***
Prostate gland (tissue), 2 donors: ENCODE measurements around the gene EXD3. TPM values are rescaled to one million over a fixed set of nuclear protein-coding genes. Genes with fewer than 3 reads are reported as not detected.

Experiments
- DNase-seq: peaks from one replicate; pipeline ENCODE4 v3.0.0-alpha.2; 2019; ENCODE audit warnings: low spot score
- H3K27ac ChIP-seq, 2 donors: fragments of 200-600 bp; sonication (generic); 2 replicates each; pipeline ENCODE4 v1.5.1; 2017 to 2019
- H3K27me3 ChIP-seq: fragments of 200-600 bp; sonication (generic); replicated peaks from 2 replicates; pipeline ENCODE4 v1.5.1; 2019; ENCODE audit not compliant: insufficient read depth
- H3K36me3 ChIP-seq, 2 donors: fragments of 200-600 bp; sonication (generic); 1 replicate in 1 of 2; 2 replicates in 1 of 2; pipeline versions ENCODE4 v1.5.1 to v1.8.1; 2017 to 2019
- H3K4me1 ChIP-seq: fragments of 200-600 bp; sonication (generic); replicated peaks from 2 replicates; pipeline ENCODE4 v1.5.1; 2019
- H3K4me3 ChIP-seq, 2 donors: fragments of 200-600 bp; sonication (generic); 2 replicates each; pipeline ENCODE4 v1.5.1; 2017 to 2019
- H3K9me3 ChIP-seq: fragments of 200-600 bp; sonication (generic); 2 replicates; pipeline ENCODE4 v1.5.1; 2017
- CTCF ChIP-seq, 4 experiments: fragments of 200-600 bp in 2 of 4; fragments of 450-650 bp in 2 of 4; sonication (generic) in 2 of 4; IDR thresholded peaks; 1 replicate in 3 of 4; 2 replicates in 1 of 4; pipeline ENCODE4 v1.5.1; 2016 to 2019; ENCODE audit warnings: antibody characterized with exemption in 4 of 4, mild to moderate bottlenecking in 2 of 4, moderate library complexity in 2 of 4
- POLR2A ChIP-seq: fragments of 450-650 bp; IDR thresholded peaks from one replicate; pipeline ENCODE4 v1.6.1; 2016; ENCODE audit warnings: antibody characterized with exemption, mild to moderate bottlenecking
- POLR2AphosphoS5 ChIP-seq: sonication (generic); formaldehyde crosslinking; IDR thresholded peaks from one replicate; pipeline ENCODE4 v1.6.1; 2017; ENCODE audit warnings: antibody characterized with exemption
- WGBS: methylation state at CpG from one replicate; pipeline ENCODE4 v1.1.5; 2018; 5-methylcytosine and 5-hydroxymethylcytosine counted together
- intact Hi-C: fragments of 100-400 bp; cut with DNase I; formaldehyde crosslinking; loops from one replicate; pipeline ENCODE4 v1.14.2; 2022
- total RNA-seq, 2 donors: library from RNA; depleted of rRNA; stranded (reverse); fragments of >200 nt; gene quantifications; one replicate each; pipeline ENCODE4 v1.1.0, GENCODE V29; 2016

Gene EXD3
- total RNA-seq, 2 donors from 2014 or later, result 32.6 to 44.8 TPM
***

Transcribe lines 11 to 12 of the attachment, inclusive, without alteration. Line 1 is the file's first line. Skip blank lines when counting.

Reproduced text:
- POLR2A ChIP-seq: fragments of 450-650 bp; IDR thresholded peaks from one replicate; pipeline ENCODE4 v1.6.1; 2016; ENCODE audit warnings: antibody characterized with exemption, mild to moderate bottlenecking
- POLR2AphosphoS5 ChIP-seq: sonication (generic); formaldehyde crosslinking; IDR thresholded peaks from one replicate; pipeline ENCODE4 v1.6.1; 2017; ENCODE audit warnings: antibody characterized with exemption